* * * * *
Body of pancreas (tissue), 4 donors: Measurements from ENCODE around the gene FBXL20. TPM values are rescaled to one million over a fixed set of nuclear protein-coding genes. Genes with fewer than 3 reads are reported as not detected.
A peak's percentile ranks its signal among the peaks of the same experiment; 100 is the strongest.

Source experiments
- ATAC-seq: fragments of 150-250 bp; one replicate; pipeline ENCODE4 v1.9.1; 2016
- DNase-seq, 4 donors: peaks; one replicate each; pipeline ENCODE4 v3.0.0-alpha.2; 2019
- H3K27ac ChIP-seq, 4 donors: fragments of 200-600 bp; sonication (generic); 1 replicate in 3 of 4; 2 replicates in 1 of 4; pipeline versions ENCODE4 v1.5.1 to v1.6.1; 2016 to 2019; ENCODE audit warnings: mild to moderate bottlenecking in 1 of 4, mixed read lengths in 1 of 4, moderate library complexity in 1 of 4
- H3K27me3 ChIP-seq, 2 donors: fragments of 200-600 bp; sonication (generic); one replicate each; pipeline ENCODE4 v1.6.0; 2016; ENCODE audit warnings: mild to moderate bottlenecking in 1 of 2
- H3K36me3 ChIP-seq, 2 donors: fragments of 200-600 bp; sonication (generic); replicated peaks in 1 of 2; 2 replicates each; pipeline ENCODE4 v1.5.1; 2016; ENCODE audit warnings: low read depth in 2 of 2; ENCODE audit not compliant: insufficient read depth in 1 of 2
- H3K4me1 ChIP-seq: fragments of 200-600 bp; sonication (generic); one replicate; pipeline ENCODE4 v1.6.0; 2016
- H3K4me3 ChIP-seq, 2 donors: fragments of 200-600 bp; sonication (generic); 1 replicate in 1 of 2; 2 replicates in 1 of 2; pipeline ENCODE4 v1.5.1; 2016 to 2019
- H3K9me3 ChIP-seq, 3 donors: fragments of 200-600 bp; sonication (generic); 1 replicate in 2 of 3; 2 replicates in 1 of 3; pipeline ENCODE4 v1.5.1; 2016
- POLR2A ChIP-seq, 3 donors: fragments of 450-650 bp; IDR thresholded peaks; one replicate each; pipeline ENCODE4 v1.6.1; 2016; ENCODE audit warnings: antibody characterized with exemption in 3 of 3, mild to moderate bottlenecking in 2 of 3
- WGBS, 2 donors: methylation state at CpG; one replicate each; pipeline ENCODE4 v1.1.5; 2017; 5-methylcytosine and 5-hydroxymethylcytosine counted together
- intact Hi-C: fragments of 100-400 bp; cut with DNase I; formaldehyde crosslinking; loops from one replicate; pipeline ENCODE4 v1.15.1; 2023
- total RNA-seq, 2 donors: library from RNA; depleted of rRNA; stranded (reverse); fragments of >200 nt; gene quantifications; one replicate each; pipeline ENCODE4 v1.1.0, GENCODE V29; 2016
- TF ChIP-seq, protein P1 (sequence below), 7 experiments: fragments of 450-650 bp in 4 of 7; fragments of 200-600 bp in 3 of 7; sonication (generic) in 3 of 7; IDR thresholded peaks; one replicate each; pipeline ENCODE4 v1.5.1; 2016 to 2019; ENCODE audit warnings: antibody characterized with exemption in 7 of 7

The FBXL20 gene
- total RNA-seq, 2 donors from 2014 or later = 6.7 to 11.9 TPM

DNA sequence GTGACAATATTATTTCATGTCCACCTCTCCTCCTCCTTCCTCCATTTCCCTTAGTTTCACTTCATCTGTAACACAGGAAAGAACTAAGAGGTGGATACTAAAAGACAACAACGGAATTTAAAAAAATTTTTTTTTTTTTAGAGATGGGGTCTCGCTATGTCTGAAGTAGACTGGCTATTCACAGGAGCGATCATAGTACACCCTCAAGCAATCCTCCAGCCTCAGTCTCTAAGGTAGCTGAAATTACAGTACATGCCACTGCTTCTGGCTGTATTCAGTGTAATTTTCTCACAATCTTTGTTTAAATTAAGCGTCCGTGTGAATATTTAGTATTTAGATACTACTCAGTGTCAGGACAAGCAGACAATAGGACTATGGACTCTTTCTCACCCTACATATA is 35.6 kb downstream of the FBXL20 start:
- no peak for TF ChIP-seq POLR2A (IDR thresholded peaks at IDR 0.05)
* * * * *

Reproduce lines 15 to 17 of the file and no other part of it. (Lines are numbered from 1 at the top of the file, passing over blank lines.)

- total RNA-seq, 2 donors: library from RNA; depleted of rRNA; stranded (reverse); fragments of >200 nt; gene quantifications; one replicate each; pipeline ENCODE4 v1.1.0, GENCODE V29; 2016
- TF ChIP-seq, protein P1 (sequence below), 7 experiments: fragments of 450-650 bp in 4 of 7; fragments of 200-600 bp in 3 of 7; sonication (generic) in 3 of 7; IDR thresholded peaks; one replicate each; pipeline ENCODE4 v1.5.1; 2016 to 2019; ENCODE audit warnings: antibody characterized with exemption in 7 of 7

The FBXL20 gene